The Good Daughter by Alexandra Burt

Happy February! The last half of January was really a mess, because my boyfriend got a cold, every child in the world had a cold, and that really only lead to one conclusion. I spent a few days in bed and I didn’t even want to read, that’s how tired and miserable I was. But I bounced back {eventually} and now I’m here today with The Good Daughter by Alexandra Burt, a book that’s been stewing in my head for awhile now.


Title: The Good Daughter

Genre: Mystery

Publication Date: February 7, 2017


What if you were the worst crime your mother ever committed?

Dahlia Waller’s childhood memories consist of stuffy cars, seedy motels, and a rootless existence traveling the country with her eccentric mother. Now grown, she desperately wants to distance herself from that life. Yet one thing is stopping her from moving forward: she has questions.

In order to understand her past, Dahlia must go back. Back to her mother in the stifling town of Aurora, Texas. Back into the past of a woman on the brink of madness. But after she discovers three grave-like mounds on a neighboring farm, she ll learn that in her mother s world of secrets, not all questions are meant to be answered…

As a child, Dahlia and her mother Memphis were on the road more often than they were in a room. Like a hurricane, Memphis would sweep her tiny daughter out of whatever hotel room they were living in at the time and on to a new locale, even if that meant moving in the middle of the night. Now an adult, Dahlia goes home to get her own life in order, and she ends up running over – quite literally – an almost dead girl.

And then the questions for Memphis start.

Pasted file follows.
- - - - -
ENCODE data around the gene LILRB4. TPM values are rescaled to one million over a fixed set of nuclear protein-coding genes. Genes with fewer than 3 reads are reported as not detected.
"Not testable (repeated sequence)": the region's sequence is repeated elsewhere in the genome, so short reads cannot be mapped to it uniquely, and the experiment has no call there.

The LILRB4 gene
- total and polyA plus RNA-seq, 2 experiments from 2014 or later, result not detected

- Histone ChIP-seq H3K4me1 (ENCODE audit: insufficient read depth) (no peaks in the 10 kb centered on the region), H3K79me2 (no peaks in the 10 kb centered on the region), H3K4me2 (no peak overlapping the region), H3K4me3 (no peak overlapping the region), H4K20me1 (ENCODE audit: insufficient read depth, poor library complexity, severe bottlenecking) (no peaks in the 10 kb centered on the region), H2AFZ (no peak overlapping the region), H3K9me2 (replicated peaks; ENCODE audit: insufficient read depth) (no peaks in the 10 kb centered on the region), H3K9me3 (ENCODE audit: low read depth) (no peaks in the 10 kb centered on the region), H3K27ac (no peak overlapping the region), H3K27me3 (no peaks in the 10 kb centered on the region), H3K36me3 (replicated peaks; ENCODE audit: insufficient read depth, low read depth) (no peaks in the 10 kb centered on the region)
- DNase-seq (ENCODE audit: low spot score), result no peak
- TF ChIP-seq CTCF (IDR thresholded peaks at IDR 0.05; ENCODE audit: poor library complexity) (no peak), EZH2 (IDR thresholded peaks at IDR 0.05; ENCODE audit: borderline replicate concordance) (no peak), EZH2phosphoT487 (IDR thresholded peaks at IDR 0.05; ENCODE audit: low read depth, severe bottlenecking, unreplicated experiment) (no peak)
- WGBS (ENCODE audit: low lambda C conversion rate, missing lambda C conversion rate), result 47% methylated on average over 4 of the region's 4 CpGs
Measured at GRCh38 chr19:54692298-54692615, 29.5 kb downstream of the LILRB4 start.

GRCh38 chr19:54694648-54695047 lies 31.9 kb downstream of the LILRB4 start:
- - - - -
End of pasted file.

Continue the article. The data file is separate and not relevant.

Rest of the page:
Really, this book starts with Dahlia finding the comatose girl in the woods, but that mystery is only the catalyst to the bigger mystery: who is Memphis and why had they been running for more than a decade? It also adds a bit of thriller to the mystery, and allows Dahlia to get closer to her childhood friend Bobby, a policeman in town and the only real friend she has. Honestly, I kind of forgot about Jane Doe for awhile until Dahlia would bring her up again and I was like, oh, right. That chick. She felt like a weird sideshow that no one pays for, but is still advertised. I understood her importance in the story, but Memphis and Dahlia took center stage most of the time.

What I truly enjoyed about this book was the fact that we got some of the story before Dahlia, and then the rest of it we got when Memphis told her. It’s told from different perspectives, cycling between Dahlia, Memphis, and Quinn, a young girl who had her own hard life to live through. As the facts begin pouring out of Memphis, the reader begins to piece it all together until you’re sure that you have the right story. Even then, though, you’re constantly doubting yourself.

In one of my book journals, I wrote that I didn’t like a part of the ending, where so-and-so dies {spoilers, sweetie}. It felt really rushed and it wasn’t…satisfying? I don’t think that’s the right word, but I’ll keep it for now. Then I set my Kindle aside and really thought about. Would I have preferred so-and-so to be killed by such-and such {I’m so sorry}? No, because it wouldn’t have made any sense. This way, it made more sense that such-and-such had no hand in so-and-so’s death, because they had loved each other. So it wasn’t disappointing, it was…right. As right as someone’s death can be, I guess.

I’m glad that wasn’t confusing at all!

This is one of those books where you can’t talk much about it or else you’ll give away a major plot point that doesn’t seem like a major plot point, but, oh, boy, it is. Just know that it’s interesting and will keep you guessing until the end. It’s dark and beautiful and bittersweet. There is happiness, but it’s always laced with the sadness that lives in these people’s lives.

It comes out tomorrow, so grab it and then tell me what you think, because I really liked it. 2017 already seems to be a great year for absorbing mysteries, and I think that’s what we all need.

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